Engrams [en-gram] are a hypothetical means by which memory traces are stored as biophysical or biochemical changes in the brain (and other neural tissue) in response to external stimuli. They are also sometimes thought of as a neural network or fragment of memory, sometimes using a hologram analogy to describe its action in light of results showing that memory appears not to be localized in the brain. The existence of engrams is posited by some scientific theories to explain the persistence of memory and how memories are stored in the brain. The existence of neurologically defined engrams is not significantly disputed, though their exact mechanism and location has been a focus of persistent research for many decades.

The term was coined by the little-known but influential German evolutionary biologist Richard Semon. Overall, the mechanisms of memory are poorly understood. Such brain parts as the cerebellum, striatum, cerebral cortex, hippocampus, and amygdala are thought to play an important role in memory. For example, the hippocampus is believed to be involved in spatial and declarative learning, as well as consolidating short-term into long-term memory.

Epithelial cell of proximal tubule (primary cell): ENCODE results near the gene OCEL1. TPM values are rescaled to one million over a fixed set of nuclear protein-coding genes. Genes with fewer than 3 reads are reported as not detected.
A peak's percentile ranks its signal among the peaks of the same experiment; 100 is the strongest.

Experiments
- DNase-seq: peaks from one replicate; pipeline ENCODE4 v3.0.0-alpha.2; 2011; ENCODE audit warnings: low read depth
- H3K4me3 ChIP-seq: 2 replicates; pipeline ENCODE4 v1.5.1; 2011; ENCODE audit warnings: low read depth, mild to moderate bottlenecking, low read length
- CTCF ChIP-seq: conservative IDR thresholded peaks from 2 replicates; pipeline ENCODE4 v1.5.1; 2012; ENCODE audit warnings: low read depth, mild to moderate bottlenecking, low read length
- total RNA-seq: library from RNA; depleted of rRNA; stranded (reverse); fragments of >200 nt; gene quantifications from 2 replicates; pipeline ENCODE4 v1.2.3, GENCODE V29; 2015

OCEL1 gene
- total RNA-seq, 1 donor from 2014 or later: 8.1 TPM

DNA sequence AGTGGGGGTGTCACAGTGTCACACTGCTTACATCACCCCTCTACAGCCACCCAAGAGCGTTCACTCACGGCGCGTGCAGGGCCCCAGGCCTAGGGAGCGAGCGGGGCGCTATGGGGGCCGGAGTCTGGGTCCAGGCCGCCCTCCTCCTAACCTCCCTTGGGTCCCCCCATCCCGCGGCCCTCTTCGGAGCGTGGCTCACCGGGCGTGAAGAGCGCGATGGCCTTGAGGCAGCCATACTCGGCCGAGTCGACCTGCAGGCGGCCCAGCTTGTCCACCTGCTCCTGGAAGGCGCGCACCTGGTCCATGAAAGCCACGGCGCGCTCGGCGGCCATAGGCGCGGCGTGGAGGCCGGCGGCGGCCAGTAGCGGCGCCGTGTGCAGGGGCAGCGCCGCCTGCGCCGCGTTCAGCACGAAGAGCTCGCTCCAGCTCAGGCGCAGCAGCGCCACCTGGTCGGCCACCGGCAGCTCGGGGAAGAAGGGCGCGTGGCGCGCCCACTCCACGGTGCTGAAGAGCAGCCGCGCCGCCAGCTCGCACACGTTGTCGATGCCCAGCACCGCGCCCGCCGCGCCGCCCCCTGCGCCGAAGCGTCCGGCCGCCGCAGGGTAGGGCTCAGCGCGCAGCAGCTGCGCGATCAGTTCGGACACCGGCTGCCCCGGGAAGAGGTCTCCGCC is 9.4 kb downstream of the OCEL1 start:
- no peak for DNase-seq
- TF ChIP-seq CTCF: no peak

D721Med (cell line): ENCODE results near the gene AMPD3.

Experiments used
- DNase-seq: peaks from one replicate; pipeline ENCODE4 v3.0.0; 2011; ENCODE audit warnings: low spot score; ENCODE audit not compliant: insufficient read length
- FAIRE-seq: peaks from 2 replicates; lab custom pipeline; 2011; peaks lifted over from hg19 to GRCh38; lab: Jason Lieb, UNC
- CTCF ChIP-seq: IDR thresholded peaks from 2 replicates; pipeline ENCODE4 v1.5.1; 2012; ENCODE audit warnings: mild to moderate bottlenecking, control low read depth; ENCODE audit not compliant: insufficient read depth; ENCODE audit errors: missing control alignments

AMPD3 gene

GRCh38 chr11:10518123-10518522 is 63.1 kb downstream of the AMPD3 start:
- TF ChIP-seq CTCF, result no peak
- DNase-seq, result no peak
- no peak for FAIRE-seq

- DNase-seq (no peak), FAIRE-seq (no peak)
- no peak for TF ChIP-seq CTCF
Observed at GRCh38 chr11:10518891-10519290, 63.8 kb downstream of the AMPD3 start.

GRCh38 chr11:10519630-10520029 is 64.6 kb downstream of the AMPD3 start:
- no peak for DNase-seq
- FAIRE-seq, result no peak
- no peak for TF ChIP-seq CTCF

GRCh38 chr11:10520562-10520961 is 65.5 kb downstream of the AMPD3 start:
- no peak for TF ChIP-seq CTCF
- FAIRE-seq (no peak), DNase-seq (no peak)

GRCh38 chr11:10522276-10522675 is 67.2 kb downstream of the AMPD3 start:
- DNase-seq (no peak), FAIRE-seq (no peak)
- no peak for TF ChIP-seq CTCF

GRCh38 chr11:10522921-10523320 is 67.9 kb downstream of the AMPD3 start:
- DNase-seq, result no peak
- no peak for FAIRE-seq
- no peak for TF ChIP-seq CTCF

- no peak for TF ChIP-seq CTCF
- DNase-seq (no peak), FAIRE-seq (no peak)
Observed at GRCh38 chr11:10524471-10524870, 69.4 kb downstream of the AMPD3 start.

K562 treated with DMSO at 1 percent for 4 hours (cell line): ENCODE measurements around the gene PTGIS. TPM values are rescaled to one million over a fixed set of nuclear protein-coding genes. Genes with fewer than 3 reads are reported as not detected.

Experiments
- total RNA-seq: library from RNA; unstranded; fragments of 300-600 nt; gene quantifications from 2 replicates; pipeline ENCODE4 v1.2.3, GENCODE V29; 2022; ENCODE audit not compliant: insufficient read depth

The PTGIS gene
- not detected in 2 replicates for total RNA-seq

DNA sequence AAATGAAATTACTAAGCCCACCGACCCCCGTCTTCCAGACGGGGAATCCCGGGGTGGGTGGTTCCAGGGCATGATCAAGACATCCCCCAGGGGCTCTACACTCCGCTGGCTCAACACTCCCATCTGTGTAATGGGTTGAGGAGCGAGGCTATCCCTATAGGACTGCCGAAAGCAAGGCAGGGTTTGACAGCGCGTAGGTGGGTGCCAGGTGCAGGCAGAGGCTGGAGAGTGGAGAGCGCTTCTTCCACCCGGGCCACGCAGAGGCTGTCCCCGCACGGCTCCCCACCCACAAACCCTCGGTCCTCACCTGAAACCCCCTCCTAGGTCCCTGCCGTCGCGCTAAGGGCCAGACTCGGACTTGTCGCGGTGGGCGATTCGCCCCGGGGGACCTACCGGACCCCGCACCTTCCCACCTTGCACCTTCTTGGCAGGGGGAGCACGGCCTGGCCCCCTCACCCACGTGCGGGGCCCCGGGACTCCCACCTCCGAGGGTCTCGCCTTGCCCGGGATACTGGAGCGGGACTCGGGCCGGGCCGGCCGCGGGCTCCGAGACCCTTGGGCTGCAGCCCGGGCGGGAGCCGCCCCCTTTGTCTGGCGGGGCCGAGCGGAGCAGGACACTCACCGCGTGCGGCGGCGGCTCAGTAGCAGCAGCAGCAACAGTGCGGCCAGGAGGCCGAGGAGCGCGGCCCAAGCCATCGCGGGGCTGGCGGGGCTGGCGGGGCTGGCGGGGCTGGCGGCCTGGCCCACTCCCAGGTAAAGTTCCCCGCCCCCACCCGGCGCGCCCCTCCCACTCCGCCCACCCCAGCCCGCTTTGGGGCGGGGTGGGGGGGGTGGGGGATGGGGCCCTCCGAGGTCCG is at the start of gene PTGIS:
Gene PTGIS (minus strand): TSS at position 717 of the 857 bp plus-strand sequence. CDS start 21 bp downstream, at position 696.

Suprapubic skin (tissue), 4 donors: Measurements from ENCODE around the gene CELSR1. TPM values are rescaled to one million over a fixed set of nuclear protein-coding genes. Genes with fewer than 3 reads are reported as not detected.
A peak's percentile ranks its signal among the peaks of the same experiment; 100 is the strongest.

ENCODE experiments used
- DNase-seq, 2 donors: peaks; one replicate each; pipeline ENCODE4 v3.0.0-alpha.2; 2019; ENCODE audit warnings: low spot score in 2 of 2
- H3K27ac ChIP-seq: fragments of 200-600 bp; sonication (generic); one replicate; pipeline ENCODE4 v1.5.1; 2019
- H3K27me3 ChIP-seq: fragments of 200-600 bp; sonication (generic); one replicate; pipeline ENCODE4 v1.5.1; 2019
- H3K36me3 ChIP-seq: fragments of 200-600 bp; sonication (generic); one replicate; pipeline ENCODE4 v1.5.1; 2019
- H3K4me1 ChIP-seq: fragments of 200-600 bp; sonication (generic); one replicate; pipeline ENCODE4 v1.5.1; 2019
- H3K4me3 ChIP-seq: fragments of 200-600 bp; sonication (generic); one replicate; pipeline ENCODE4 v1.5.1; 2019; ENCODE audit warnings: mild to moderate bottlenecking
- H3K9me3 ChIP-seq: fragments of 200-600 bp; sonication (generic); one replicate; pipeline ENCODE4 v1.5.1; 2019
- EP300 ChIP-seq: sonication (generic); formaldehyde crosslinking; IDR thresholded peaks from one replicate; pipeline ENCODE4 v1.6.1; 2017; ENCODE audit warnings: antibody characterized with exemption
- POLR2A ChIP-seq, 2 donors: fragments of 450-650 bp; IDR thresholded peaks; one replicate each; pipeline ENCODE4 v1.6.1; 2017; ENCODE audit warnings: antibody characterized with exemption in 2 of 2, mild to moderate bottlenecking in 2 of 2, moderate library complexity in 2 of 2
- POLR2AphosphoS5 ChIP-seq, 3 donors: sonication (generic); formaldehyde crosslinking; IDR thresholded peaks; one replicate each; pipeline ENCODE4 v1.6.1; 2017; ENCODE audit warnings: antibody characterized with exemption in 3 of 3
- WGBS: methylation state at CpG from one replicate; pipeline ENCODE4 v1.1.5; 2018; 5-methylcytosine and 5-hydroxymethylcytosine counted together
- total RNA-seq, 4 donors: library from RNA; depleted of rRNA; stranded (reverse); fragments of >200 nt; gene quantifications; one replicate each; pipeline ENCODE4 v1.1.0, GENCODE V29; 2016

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September 11, 2011

Drone War


The US government, led by the CIA’s Special Activities Division, has made a series of attacks on targets in northwest Pakistan since 2004 using drones (unmanned aerial vehicles). These attacks are part of the US’ War on Terrorism campaign, seeking to defeat Taliban and Al-Qaeda militants in Pakistan. Most of these attacks are on targets in the Federally Administered Tribal Areas along the Afghan border in Northwest Pakistan. These strikes have increased substantially under the Presidency of Barack Obama. Generally the UAVs used are MQ-1 Predator and more recently MQ-9 Reaper firing AGM-114 Hellfire missiles. The drones have become a weapon of choice for the United States in the fight against al-Qaeda. Some media refer to the series of attacks as a ‘drone war.’ The US defence budget for 2011 asked for a 75% increase in funds to enhance the drone operations.